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Running again post marathon: managing expectations and setting goals.

Congrats marathoner!!! You have just completed your fall marathon and I know you want to ride this marathon high as long as possible! All you can think about is getting back out there on the road, planning future races, pushing harder and getting stronger and even faster for next time!

More miles? More strength? More speed? Yes, yes, yes!!! Doesn’t this sound magical, perfect and all sorts of wonderful? (pssst… if you’re one of those crazily obsessed marathoners, then it probably sounds like a little slice of heaven).

But then you take a few days off post marathon and your runner’s high starts to subside; sadly the post-race doldrums gradually creep in to fill the new gaps. Without a structured training plan you start to feel lost, purposeless and out of shape. Noooo! Not the dreaded sluggish feeling that you have worked so hard to eradicate during marathon training. Sadly, yes, the lethargic feeling that you’re experiencing post marathon is back and what’s even worse is that it’s a necessary evil to successful future training seasons.

But why is it a necessary evil? And what exactly is the best and safest way to return to running after a rigorous marathon training season and race?

Allow me to explain…

The first goal of all any training plan or coaching service to get the athlete to the starting line uninjured. The typical secondary goal revolves around maximizing the race day performance via minimizing mental/emotional burnout. In essence, most coaches want the athlete to ENJOY the training process, feel prepared for marathon and have a BLAST pushing their body to its limit come race day! Taken together the goals of keeping an athlete injury free and readily engaged in the training process are at the core of post-marathon recovery.

Marathon training does not end on marathon day, in fact athletes should consider the 4-6 weeks post A-race as a critical component of their training cycle. Just as a marathoner respects completing their weekly long runs in preparation for race day, athletes in pursuit of maximizing their potential understand the need for a post-race period away from training to fully recover both mentally and physically.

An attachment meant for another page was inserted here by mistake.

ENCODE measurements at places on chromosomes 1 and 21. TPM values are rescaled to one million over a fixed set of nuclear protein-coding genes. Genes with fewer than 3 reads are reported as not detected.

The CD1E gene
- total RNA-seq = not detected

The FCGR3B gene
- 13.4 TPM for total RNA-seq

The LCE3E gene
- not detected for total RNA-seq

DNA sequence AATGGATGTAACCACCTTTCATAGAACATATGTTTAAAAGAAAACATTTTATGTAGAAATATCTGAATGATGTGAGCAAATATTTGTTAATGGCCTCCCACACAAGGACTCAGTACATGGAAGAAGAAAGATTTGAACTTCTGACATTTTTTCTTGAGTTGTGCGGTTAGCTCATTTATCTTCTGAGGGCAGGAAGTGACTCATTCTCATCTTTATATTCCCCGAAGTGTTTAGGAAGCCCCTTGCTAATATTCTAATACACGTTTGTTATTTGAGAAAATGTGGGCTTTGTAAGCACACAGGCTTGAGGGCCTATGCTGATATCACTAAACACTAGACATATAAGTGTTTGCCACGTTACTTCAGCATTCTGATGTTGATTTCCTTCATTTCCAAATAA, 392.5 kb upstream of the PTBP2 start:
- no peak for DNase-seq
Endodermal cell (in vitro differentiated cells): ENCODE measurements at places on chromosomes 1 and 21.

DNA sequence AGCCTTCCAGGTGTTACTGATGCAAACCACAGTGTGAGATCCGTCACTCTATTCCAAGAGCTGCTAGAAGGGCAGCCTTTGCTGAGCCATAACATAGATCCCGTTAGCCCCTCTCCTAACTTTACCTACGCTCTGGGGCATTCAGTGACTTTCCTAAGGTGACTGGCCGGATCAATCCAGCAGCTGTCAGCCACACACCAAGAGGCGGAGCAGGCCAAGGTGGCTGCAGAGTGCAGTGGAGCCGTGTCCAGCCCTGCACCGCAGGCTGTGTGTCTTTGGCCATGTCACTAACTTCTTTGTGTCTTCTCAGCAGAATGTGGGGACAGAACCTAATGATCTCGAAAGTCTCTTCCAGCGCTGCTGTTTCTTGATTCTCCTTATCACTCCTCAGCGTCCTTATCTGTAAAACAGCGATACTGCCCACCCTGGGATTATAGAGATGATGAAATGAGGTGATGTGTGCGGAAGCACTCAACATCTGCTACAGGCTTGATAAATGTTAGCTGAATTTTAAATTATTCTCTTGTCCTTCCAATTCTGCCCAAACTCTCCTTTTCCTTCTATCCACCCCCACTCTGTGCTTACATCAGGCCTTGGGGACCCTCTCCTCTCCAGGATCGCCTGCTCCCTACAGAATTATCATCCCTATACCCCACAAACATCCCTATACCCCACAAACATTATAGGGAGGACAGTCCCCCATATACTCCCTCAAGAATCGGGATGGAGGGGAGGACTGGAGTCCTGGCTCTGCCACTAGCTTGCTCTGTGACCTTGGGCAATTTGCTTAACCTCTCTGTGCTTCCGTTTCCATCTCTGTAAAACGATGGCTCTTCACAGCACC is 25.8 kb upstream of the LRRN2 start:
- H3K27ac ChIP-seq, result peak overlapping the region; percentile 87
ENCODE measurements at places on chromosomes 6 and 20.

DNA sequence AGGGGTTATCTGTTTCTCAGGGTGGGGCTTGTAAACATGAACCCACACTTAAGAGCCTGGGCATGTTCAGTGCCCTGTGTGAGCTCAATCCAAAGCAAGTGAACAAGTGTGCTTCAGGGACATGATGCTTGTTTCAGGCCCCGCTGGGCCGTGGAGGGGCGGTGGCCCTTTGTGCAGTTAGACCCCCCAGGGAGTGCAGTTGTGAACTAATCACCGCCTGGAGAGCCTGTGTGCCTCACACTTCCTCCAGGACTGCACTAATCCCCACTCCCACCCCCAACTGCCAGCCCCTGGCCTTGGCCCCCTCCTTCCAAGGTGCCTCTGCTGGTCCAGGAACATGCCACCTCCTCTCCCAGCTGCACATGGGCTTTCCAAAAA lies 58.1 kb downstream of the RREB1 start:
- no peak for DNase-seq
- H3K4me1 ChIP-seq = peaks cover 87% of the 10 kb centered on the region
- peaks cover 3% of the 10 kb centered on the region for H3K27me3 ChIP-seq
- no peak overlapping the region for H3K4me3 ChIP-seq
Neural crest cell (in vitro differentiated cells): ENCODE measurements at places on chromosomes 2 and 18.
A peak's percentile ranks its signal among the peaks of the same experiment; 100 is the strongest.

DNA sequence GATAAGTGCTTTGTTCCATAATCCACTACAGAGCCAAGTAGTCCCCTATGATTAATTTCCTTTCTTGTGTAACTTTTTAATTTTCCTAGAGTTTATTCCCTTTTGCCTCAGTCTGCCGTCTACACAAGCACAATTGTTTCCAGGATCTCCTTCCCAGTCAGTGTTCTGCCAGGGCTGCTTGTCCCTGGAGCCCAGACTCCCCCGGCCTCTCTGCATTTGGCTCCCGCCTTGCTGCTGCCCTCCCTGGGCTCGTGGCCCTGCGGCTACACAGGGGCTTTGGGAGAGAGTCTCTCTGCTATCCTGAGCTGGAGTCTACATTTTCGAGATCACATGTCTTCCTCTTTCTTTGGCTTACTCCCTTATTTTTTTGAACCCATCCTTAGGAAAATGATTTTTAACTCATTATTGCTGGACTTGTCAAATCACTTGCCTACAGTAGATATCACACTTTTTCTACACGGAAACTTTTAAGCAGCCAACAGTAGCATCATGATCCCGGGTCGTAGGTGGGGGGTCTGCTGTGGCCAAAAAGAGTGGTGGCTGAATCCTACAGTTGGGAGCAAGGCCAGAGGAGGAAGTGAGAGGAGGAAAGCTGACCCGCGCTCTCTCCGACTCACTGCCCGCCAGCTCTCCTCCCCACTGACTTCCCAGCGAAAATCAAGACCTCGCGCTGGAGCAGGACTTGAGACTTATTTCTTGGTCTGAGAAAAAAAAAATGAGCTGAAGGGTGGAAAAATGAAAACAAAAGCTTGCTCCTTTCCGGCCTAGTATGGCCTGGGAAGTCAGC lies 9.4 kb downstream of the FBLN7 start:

Whether an athlete prefers to view post-marathon recovery as the end of a training cycle or the beginning of a new one, either way recovery is an unavoidable, necessary evil!! So let’s learn about it and begin to embrace it as it will serve as stepping stool for future training success and setting PR’s!

Tips to running again post marathon

You have just completed a rigorous 4-6 months of marathon training culminating in 26.2 miles of amazing experiences. There is no denying that you are strong and fit! But the body and mind are tired. They have been working overtime for 4-6 months and need time to repair, run free and relax.

Have you ever considered taking 1-2 weeks completely off post-marathon to promote recovery?

Interestingly there is no fitness to be gained from running in the two weeks after a marathon. What if the time you would spend running during those weeks (and breaking down your body more) is better spent giving your body time to fully repair from previous training and then prepare for future beatings…errr I mean future training seasons?

6 Tips

1. Take a minimum of 7-10 days completely off.

2. Return slowly. Return by running every other day or even third day for a week. Consult with your coach for personalized suggestions (see #3).

3. Run easy. The goals of your reentry runs are to return injury free and begin to develop a base work of miles, not to get faster (not yet!). Complete all runs at conversational pace for 4 weeks post marathon and avoid speed work and tempo runs during this time.

4. Run short. Long runs are essential in marathon training as they serve to develop an athlete’s endurance and durability. Post marathon runners need to repair, not break down the body unnecessarily. Running shorter distances will allow the runner to safely develop a base before beginning future training.

5. Don’t use a training plan! If you want to run, run! If you don’t, don’t! Athletes should have at least a month off from a structured training plan to give them mental/emotional time away from the training mentality. Training requires a high level of focus and commitment; time away will allow athletes to mentally refresh and become hungry to train again!

6. Consult with Your26.2 coach to discuss your unique training history and durability and together devise a plan for your safe return to the road.

*Since I personally run too hard and too long without a training plan Coach Beth at Your26.2 crafted a very general plan for me to follow during my weeks away from training to prevent me from injuring myself. The plan gives me the duration and intensity of each run, but I can change the days around as needed. J All I can say is that an uninjured runner is a happy runner. Thanks Beth! 

-Kass Berry

Run happy.  And healthy!



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